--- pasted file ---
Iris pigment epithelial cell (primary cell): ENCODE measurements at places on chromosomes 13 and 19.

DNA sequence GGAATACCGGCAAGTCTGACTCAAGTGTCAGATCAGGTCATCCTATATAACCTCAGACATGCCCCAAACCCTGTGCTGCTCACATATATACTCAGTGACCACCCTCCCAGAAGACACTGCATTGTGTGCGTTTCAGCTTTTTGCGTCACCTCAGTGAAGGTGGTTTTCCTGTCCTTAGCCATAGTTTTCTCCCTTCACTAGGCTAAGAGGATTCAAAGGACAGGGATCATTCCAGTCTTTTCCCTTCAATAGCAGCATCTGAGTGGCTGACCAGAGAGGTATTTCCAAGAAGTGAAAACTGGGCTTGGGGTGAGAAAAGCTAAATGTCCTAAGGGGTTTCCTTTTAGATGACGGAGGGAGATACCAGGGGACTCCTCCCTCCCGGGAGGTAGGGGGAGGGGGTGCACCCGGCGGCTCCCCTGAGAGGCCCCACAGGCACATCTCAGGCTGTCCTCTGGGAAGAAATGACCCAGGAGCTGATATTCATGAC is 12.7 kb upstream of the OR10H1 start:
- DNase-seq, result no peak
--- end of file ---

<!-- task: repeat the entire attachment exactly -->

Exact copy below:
Iris pigment epithelial cell (primary cell): ENCODE measurements at places on chromosomes 13 and 19.

DNA sequence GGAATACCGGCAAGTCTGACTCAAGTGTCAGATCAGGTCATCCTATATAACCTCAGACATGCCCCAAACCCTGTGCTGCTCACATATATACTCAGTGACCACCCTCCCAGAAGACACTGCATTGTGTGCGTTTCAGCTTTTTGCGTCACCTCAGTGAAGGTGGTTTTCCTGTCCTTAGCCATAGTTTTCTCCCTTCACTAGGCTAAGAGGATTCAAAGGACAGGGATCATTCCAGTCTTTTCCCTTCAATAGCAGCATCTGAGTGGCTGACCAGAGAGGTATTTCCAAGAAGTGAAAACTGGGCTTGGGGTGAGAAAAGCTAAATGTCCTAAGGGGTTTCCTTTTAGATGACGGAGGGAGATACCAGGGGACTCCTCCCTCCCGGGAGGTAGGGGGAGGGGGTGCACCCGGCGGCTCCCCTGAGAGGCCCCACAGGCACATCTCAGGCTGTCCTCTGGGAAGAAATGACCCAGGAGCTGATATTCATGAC is 12.7 kb upstream of the OR10H1 start:
- DNase-seq, result no peak